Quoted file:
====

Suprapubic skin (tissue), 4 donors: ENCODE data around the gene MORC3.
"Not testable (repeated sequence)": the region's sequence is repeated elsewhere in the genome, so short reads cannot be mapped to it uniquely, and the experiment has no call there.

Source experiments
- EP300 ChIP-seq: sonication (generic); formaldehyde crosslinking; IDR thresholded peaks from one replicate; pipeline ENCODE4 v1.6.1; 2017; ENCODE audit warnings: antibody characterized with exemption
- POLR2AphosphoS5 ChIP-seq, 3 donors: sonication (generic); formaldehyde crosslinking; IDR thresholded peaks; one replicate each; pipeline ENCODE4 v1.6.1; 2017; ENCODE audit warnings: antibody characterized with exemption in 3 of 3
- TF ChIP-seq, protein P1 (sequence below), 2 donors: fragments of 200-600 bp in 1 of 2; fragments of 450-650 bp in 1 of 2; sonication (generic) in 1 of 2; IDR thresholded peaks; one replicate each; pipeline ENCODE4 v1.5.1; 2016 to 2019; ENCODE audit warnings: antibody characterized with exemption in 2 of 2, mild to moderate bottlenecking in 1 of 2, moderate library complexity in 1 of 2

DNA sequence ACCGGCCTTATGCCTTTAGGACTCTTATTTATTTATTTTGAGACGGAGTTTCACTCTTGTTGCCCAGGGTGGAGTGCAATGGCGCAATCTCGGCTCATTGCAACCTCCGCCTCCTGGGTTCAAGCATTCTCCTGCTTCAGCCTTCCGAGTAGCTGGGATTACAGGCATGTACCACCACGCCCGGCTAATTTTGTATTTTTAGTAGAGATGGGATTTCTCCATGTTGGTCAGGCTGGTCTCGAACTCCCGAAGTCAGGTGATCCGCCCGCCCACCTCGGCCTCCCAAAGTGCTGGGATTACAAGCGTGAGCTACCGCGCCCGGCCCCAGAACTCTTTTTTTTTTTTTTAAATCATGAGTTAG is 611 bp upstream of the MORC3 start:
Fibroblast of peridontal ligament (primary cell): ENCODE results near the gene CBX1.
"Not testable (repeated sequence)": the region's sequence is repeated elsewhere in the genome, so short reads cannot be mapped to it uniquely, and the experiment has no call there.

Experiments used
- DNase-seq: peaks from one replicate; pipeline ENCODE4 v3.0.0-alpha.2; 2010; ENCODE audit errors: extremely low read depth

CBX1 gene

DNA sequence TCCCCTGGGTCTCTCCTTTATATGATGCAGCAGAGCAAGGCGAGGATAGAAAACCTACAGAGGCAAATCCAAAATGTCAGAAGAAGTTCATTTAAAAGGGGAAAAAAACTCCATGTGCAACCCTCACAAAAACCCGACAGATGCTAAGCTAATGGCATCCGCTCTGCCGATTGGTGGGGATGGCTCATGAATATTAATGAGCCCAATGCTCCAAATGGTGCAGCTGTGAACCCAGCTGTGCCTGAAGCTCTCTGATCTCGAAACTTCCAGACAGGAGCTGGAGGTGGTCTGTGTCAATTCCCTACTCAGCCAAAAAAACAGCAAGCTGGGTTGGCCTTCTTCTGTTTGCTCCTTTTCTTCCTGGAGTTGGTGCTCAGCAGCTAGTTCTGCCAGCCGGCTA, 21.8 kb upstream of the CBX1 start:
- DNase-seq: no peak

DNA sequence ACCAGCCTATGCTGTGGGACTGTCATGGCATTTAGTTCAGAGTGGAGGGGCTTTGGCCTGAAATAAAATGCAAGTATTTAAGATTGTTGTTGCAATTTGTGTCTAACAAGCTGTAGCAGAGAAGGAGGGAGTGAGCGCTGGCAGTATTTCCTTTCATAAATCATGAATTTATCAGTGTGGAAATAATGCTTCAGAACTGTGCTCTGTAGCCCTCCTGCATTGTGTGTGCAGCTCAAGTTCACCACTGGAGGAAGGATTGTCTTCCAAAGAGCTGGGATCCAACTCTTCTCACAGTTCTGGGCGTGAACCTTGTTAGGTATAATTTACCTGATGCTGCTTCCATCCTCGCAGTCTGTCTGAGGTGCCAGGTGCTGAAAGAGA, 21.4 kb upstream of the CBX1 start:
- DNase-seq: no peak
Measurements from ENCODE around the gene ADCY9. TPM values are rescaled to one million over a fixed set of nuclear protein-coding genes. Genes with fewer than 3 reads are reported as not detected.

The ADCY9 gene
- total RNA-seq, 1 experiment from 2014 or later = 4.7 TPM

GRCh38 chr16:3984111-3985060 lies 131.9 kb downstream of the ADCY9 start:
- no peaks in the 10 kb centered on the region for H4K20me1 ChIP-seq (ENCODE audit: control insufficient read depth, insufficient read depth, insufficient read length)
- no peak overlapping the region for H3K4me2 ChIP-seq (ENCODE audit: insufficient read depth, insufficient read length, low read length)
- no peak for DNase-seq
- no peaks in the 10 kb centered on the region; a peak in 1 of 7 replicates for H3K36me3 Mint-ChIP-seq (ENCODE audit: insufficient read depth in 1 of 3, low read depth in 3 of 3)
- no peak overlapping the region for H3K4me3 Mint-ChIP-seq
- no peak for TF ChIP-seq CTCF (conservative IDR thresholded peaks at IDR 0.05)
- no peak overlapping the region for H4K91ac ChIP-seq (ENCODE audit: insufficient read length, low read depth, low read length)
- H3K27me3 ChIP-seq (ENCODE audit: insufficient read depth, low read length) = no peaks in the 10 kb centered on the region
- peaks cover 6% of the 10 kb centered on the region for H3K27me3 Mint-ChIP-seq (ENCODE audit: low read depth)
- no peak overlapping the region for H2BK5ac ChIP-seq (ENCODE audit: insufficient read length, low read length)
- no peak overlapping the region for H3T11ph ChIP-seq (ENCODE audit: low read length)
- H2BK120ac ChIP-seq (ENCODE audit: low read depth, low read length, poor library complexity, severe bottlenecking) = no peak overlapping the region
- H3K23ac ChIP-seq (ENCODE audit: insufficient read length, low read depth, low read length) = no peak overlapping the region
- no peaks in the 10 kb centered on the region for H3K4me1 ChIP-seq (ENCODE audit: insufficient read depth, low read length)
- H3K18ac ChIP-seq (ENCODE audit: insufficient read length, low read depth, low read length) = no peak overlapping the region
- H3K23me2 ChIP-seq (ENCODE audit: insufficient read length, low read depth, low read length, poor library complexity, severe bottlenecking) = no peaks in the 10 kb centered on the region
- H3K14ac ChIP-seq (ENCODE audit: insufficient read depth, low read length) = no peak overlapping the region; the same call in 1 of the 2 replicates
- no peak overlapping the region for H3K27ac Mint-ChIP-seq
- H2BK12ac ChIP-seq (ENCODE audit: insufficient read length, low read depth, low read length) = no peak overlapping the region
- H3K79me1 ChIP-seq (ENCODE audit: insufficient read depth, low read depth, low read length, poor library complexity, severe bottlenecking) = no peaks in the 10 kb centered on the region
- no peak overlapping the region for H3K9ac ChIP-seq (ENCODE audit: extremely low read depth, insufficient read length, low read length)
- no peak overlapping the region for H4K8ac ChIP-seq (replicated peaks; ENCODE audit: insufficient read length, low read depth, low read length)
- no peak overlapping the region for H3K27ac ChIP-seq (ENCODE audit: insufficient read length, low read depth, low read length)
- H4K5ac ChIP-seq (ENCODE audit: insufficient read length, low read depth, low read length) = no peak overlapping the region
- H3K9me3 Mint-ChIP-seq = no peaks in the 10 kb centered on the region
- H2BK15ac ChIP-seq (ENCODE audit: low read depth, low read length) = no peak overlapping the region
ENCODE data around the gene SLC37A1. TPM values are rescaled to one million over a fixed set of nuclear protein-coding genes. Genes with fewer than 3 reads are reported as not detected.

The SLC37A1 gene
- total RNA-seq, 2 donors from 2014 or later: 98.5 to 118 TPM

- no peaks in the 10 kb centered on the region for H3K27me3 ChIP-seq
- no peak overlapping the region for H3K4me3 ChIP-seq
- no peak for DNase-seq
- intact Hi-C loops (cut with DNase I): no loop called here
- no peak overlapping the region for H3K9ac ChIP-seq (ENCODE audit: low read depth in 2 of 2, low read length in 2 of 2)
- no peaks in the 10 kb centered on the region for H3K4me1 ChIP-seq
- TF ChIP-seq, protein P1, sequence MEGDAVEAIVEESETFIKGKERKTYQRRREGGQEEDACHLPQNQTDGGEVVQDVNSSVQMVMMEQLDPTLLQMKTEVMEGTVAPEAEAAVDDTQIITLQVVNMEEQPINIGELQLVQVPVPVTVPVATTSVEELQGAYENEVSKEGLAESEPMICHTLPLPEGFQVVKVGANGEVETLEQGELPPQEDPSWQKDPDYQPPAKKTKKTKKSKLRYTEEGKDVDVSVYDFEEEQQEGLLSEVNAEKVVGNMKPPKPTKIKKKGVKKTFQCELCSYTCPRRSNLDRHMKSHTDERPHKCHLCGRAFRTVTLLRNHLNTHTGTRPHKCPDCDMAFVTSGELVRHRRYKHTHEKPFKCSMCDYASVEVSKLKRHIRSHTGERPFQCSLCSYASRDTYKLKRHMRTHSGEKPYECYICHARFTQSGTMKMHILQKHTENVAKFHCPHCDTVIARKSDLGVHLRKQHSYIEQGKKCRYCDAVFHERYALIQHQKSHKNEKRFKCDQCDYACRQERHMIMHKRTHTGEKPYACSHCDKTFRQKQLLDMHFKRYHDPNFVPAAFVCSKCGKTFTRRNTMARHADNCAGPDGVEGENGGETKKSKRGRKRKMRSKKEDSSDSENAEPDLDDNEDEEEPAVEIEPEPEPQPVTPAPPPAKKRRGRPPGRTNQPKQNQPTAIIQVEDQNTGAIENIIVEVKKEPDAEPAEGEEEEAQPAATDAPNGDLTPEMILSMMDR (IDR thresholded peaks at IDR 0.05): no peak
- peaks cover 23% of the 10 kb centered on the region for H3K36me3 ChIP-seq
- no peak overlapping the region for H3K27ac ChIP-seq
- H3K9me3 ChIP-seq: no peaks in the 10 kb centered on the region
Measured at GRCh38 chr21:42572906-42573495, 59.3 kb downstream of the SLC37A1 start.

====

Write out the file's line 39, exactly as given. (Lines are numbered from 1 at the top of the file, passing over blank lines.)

- H2BK12ac ChIP-seq (ENCODE audit: insufficient read length, low read depth, low read length) = no peak overlapping the region